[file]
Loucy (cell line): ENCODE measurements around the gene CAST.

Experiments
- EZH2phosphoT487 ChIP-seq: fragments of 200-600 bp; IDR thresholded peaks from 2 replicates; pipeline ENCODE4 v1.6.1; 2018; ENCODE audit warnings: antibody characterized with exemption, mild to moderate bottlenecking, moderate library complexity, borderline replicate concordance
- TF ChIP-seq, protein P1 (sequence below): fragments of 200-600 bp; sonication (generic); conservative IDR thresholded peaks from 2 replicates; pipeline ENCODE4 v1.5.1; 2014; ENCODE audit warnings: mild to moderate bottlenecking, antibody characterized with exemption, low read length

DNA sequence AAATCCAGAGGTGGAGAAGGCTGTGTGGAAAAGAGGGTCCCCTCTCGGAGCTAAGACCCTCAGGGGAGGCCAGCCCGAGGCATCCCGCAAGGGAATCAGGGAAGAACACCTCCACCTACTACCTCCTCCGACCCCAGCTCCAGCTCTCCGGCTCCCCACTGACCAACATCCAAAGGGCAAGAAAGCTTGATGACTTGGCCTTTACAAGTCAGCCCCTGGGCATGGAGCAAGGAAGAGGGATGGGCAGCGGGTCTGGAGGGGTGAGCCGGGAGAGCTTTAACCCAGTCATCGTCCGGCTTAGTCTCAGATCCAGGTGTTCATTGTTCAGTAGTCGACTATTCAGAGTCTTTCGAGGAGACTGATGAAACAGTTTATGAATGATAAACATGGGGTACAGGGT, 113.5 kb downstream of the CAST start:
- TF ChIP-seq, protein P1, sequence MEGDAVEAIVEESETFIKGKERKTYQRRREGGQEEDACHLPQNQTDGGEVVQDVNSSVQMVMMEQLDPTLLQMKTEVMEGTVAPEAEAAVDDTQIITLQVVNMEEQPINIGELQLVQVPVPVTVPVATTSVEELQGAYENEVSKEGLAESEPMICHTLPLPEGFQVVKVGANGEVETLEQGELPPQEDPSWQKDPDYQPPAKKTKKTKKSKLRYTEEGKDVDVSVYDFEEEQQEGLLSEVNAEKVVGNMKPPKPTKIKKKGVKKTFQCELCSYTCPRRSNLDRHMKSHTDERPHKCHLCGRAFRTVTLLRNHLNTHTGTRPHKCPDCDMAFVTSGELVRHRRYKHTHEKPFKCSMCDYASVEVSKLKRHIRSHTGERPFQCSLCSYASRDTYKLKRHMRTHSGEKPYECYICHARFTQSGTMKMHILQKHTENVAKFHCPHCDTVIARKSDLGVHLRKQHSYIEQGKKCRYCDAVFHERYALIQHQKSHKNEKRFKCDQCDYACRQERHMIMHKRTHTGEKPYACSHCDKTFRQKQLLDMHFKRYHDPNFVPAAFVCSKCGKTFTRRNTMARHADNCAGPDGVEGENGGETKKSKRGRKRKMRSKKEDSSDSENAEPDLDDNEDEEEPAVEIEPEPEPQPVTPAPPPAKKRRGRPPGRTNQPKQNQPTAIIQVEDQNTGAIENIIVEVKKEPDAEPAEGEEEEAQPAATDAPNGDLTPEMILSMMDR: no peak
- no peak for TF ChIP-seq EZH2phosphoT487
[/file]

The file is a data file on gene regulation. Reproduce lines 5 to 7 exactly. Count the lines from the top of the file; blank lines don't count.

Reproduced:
DNA sequence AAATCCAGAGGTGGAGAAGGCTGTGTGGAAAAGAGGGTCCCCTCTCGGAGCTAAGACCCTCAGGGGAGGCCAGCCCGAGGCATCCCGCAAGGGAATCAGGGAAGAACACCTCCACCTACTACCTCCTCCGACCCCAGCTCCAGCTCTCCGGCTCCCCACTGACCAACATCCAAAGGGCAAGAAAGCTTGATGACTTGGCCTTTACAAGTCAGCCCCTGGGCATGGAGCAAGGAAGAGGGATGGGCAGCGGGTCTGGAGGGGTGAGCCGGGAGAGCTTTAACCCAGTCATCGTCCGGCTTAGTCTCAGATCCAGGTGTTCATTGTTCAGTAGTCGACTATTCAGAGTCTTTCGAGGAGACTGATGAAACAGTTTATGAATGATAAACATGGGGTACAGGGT, 113.5 kb downstream of the CAST start:
- TF ChIP-seq, protein P1, sequence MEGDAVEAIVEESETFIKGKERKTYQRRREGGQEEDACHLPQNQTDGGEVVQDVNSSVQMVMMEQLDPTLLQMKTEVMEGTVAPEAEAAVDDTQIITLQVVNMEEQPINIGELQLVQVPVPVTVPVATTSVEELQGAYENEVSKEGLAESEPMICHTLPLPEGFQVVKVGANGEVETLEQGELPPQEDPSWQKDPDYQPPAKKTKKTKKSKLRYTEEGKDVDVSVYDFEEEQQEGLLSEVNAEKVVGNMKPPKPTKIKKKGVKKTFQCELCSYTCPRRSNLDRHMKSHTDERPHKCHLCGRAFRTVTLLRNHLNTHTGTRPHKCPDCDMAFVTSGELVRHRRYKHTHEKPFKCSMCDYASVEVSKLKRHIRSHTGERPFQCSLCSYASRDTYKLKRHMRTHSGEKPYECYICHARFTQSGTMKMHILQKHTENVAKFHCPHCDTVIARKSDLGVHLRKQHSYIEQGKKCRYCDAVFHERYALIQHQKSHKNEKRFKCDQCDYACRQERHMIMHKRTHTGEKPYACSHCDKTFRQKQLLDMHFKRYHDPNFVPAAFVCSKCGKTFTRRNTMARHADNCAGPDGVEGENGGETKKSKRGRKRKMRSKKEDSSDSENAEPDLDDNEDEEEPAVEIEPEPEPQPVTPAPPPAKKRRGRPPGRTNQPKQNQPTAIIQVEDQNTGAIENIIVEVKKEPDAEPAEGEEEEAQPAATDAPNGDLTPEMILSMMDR: no peak
- no peak for TF ChIP-seq EZH2phosphoT487